We are presenting this case with an intention of discussion about the management of a patient who develops thrombocytopenia after angioplasty, particularly in the clinical setting of acute coronary syndrome. There are no clear guidelines for the management of patients who develops thrombocytopenia within 1 week after the angioplasty. The stopping of the anti-platelet agents poses the patient at risk of sub-acute stent thrombosis and continuing them at the risk of increased bleeding manifestations. It is a double-edged sword or choosing between Scylla and Charybdis-like clinical situation [Figure 1].
Figure 1: A cartoon depicting a clinical dilemma of choosing antiplatelet agents after angioplasty in patients those who develop thrombocytopenia. Between Scylla and Charybdis is an idiom deriving from Greek mythology, meaning “having to choose between two evils (i.e., Stent thrombosis and bleeding manifestations)”

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There are two clinical subsets – (1) preexisting thrombocytopenia those who develop acute coronary syndrome (2) patients who develop thrombocytopenia after angioplasty.

Patients with preexisting thrombocytopenia with the acute coronary syndrome, McCarthy et al. has advised against percutaneous coronary intervention with platelet count <50,000/mm3.[1] Patients with platelets counts above 50,000/mm3 should try with anti-anginal medication in maximum doses and those who have persistent angina should undergo after explaining risk versus benefit of percutaneous transluminal coronary angioplasty (PTCA). They should receive dual antiplatelet agents for 1 month followed by clopidogrel with proton-pump inhibitors.

Those patients who develop thrombocytopenia after PTCA could be due to laboratory errors such as pseudothrombocytopenia. It can be corrected by sending blood sample in citrated bulb, as there can be clump formation in ethylenediamine tetraacetic acid bulb. Apart from this, there are iatrogenic causes such as heparin-induced thrombocytopenia and TTP as patients undergoing PTCA are exposed to heparin and adenosine diphosphate (ADP) receptor inhibitors, respectively.

In our case after pseudothrombocytopenia was ruled out, we used unfractionated heparin during PTCA and had given only one dose of low-molecular weight heparin. HIT Type 1 and Type 3 has delayed presentations. Only HIT Type 2 has an early clinical presentation. In our case HIT antibodies were negative.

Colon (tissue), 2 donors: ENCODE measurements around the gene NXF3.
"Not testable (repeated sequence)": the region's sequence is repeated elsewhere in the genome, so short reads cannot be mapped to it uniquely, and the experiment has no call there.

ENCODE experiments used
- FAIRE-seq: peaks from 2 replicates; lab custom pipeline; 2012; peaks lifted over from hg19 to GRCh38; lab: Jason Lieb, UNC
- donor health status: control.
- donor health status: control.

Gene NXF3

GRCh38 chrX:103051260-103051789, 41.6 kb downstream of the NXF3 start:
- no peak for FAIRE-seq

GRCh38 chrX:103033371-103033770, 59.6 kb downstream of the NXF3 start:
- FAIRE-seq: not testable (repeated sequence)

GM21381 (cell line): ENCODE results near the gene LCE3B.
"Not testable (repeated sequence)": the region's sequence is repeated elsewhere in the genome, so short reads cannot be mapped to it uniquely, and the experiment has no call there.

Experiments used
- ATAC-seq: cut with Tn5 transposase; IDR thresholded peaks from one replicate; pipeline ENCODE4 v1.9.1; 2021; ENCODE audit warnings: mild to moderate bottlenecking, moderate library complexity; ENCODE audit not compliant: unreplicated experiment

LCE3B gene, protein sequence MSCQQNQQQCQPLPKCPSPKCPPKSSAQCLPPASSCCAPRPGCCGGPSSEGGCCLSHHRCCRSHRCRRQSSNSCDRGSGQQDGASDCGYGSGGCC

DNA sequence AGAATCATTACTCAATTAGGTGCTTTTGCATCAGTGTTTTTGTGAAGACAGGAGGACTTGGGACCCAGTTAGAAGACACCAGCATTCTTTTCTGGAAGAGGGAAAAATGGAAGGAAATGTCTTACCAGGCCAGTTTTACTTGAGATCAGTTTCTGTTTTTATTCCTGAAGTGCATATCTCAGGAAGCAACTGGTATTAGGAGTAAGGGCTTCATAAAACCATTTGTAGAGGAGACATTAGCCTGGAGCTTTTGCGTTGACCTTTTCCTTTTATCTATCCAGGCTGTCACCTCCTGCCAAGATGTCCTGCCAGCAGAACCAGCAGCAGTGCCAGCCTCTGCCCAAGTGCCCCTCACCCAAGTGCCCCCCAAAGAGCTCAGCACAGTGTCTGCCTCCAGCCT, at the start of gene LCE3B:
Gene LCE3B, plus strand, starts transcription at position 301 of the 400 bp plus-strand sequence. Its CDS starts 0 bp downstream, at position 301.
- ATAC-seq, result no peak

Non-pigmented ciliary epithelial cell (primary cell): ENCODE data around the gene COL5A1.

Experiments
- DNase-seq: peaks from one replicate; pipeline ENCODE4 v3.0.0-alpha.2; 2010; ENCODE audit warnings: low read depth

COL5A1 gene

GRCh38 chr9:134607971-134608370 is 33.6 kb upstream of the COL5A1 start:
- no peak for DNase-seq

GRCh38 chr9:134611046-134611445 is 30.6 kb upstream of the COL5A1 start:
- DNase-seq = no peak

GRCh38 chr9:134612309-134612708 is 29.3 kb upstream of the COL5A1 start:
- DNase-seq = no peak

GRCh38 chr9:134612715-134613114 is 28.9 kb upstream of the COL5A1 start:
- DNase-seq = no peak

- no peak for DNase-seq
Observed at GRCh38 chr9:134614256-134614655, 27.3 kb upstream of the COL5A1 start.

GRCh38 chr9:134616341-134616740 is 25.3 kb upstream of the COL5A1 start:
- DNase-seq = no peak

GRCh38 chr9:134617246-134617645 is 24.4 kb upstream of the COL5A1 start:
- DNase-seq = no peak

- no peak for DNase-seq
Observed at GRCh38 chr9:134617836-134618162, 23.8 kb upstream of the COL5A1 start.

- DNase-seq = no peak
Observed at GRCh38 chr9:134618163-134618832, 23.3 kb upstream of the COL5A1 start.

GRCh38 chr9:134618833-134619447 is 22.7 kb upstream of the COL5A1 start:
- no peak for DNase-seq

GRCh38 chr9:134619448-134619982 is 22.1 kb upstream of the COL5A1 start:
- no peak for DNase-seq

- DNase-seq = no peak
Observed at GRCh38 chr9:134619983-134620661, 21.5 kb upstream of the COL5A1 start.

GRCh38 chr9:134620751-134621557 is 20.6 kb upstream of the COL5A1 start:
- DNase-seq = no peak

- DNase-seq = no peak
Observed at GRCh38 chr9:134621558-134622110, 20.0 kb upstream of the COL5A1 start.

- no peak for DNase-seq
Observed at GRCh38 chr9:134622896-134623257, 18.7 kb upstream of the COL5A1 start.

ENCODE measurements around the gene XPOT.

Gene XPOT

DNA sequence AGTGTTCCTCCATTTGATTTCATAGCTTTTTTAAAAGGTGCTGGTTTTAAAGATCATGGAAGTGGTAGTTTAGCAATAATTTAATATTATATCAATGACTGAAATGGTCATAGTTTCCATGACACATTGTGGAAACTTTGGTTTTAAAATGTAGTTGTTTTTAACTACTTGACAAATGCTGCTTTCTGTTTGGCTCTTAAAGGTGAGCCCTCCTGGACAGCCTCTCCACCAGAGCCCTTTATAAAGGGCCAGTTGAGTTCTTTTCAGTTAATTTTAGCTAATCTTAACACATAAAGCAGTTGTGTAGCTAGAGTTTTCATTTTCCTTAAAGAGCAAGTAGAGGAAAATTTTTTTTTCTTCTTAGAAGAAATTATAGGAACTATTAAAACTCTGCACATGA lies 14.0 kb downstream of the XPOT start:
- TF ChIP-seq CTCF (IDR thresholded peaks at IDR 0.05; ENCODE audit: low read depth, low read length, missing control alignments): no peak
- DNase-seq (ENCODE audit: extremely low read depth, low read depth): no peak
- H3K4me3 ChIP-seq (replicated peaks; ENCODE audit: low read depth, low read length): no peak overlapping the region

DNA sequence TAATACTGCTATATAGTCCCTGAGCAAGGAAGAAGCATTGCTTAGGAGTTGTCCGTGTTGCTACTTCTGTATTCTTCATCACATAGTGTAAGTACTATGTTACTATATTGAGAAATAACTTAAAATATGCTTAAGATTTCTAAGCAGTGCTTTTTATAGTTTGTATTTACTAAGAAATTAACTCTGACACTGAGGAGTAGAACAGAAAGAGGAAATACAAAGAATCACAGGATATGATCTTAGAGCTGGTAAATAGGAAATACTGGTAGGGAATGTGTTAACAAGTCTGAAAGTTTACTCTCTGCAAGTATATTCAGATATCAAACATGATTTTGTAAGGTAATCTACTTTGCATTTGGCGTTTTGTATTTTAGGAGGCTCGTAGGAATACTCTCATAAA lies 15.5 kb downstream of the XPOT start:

TTP is usually seen with ticlopidine and rarely with clopidogrel. However, in our case loading dose of ticagrelor was given along with aspirin. TTP is the rarest complication and only one case of it has been reported in the literature.[2] In their case, TTP developed 5 weeks later and required plasma exchange. Thereafter, the patient was managed with aspirin alone. Ticagrelor is a reversible P2Y12-ADP antagonist and does not belong to the thienopyridines group. Still, there can be possibility of its occurrence while its usage. In our case, peripheral smear does not show any broken RBCs.

The development of thrombocytopenia in post-PTCA patients carries adverse events and poor prognosis.[3] The cause of thrombocytopenia needs to be investigated and its effective treatment is mandatory.

The development of thrombocytopenia of any etiology warrants modifications of antiplatelet regimen after PTCA, and there areno guidelines, needs to use our experiences based on case reports and institutional peer discussion.

Declaration of patient consent

The authors certify that they have obtained all appropriate patient consent forms. In the form the patient(s) has/have given his/her/their consent for his/her/their images and other clinical information to be reported in the journal. The patients understand that their names and initials will not be published and due efforts will be made to conceal their identity, but anonymity cannot be guaranteed.

Financial support and sponsorship

Nil.

Conflicts of interest

There are no conflicts of interest.



 
  References Top

1.
McCarthy CP, Steg G, Bhatt DL. The management of antiplatelet therapy in acute coronary syndrome patients with thrombocytopenia: A clinical conundrum. Eur Heart J 2017;38:3488-92.  Back to cited text no. 1
    
2.
Doǧan A, Özdemir B, Bal H, Özdemir E, Kurtoǧlu N. Ticagrelor-associated thrombotic thrombocytopenic purpura. Anatol J Cardiol 2017;17:73-4.  Back to cited text no. 2
    
3.
Shenoy C, Harjai KJ. Thrombocytopenia following percutaneous coronary intervention. J Interv Cardiol 2011;24:15-26.  Back to cited text no. 3